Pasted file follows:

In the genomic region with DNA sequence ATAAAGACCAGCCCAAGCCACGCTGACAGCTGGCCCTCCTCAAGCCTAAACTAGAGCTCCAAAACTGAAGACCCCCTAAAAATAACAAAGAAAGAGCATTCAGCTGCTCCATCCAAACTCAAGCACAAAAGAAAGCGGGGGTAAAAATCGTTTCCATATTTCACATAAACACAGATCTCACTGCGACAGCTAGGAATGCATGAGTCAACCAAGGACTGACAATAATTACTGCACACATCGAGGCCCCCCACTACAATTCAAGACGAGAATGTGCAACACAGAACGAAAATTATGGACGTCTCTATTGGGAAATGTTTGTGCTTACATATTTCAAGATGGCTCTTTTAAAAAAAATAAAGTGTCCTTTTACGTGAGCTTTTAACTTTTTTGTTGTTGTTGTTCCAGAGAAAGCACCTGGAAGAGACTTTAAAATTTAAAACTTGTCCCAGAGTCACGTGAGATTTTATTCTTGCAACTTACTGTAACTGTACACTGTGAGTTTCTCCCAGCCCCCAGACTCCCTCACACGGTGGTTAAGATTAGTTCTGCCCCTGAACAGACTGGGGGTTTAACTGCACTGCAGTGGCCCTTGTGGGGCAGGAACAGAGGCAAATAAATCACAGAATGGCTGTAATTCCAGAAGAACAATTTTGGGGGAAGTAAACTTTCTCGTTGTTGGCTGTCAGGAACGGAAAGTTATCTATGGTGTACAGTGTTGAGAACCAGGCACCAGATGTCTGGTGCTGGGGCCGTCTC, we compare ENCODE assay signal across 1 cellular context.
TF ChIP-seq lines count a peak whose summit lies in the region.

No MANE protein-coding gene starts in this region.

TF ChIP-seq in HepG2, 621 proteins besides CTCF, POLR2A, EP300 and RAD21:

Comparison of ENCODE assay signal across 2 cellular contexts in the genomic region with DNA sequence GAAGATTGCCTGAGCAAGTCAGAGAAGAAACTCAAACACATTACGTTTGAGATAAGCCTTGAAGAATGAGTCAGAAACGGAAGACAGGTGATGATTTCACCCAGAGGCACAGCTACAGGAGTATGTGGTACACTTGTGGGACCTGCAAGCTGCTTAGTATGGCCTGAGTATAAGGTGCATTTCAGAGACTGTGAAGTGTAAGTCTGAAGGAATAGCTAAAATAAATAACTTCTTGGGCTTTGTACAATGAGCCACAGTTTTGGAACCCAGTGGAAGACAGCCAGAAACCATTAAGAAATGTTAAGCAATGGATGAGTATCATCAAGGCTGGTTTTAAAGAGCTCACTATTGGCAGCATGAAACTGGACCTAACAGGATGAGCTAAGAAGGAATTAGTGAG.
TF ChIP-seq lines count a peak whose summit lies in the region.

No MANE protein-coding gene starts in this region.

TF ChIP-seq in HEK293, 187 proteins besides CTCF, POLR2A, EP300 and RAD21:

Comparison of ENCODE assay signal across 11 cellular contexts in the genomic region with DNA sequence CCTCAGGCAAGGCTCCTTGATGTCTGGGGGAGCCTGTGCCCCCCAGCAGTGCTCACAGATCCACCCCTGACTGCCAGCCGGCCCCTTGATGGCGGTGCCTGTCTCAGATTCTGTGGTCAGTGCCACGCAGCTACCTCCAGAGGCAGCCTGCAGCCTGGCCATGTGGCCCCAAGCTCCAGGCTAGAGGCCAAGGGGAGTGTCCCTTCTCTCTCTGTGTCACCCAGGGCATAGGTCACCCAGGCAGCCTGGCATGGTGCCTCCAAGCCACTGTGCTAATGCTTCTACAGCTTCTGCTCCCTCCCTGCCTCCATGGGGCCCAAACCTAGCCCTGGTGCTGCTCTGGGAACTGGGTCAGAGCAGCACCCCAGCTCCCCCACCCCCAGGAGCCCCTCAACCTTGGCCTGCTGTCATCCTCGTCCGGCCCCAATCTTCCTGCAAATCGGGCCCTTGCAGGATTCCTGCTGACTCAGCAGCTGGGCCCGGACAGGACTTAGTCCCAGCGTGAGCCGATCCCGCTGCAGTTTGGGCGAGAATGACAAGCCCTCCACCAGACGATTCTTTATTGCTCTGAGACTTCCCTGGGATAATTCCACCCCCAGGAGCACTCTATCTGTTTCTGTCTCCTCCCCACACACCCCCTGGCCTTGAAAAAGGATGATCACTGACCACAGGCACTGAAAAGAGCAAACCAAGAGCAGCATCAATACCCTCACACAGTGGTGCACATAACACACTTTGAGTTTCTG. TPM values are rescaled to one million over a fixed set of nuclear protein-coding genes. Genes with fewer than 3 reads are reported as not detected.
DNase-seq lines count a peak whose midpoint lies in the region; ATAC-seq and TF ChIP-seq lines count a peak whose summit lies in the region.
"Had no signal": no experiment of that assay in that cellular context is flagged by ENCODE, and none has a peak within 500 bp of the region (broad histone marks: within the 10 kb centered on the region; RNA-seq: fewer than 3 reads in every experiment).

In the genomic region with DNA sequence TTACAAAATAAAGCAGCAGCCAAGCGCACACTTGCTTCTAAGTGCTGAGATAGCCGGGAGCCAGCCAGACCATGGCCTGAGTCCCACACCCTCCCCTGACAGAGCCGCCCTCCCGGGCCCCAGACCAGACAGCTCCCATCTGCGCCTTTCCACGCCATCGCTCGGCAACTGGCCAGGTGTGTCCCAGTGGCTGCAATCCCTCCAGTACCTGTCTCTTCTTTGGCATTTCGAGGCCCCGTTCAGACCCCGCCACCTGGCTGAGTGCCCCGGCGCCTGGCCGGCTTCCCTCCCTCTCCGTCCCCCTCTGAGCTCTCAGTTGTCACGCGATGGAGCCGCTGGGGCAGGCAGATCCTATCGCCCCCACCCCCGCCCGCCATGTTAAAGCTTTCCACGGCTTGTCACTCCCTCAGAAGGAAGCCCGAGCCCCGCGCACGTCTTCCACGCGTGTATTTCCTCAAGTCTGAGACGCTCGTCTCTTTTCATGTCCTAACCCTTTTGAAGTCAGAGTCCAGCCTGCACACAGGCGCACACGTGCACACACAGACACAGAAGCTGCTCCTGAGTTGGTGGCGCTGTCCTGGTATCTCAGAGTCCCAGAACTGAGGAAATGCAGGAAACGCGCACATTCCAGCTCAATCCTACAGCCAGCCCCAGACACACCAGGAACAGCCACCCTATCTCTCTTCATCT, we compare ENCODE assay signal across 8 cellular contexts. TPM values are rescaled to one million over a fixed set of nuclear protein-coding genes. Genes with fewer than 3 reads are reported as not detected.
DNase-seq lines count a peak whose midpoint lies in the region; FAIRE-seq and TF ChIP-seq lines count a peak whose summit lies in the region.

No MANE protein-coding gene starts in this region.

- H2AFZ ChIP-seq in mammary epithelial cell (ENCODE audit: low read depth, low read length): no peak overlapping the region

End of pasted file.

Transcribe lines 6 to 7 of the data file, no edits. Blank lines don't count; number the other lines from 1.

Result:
TF ChIP-seq lines count a peak whose summit lies in the region.

No MANE protein-coding gene starts in this region.